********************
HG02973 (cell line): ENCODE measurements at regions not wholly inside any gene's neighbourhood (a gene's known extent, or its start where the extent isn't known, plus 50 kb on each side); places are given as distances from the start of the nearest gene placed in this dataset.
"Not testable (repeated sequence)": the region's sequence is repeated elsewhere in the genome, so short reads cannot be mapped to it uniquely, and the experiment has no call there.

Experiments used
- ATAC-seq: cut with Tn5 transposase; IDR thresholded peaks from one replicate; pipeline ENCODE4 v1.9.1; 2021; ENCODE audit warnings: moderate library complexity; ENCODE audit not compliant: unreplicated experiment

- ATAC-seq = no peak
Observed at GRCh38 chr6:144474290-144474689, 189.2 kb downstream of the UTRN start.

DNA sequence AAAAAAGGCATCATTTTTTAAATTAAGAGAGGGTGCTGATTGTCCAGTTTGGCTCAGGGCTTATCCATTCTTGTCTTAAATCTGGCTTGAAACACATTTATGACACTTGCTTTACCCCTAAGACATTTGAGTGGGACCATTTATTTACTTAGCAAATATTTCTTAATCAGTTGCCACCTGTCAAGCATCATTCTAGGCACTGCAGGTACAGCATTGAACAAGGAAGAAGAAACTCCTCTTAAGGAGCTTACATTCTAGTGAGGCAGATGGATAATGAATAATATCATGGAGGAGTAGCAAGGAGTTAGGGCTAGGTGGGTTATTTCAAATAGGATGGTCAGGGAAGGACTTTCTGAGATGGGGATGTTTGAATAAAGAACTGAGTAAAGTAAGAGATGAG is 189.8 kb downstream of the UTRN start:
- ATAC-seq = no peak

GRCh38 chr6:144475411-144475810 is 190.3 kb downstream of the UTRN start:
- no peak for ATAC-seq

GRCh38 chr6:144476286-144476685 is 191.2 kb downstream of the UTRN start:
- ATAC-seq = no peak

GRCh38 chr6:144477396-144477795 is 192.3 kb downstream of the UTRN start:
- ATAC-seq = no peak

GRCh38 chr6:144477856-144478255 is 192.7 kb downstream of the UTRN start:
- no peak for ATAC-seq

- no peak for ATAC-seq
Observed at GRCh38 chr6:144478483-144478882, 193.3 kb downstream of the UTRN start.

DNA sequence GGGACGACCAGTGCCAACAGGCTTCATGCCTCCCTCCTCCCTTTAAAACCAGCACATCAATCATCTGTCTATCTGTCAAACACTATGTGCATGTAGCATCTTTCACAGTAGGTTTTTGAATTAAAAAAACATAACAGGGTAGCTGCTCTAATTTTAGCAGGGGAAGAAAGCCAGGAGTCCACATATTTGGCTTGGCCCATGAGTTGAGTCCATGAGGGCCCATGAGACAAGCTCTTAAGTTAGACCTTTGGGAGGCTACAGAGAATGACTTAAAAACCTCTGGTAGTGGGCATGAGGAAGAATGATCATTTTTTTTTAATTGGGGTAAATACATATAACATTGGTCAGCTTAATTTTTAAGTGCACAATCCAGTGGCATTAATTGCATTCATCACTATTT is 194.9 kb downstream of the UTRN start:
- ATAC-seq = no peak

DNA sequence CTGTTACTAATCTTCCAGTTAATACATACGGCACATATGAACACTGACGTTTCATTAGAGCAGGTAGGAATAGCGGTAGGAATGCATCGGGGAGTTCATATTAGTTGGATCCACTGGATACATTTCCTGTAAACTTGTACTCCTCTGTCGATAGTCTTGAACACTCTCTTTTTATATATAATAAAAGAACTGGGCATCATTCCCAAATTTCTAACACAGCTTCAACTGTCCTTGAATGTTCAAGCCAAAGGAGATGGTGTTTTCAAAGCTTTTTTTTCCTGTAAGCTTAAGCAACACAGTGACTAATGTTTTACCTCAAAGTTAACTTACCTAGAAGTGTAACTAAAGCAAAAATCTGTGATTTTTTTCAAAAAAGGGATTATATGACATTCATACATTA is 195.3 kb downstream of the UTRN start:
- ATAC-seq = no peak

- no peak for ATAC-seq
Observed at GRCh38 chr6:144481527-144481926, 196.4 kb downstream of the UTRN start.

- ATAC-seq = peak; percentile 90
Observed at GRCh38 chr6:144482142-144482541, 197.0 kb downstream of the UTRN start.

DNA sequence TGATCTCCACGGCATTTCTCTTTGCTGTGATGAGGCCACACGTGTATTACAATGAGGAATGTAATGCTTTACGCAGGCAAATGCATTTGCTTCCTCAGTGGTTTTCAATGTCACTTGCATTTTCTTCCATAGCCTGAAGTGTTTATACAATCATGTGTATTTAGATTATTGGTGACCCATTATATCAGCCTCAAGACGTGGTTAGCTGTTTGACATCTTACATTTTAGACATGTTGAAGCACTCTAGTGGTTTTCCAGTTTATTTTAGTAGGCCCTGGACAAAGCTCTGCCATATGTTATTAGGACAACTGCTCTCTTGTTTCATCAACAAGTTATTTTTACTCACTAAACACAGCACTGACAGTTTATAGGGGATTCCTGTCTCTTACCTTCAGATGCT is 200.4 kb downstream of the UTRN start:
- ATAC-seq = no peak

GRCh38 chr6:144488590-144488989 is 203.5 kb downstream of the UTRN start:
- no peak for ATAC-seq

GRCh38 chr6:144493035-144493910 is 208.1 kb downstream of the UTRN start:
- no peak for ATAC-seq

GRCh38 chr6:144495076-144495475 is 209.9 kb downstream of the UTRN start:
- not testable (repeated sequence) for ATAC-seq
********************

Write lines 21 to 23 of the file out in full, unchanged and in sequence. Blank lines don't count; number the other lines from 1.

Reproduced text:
DNA sequence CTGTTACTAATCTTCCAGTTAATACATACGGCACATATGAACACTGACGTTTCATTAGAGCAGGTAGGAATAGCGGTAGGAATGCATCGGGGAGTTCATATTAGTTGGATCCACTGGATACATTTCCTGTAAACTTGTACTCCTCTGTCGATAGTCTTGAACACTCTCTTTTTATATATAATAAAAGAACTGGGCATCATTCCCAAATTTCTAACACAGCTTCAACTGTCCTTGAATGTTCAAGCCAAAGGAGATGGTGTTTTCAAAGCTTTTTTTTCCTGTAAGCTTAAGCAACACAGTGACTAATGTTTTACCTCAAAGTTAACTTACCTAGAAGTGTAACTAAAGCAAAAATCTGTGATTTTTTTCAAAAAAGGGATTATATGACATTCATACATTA is 195.3 kb downstream of the UTRN start:
- ATAC-seq = no peak

- no peak for ATAC-seq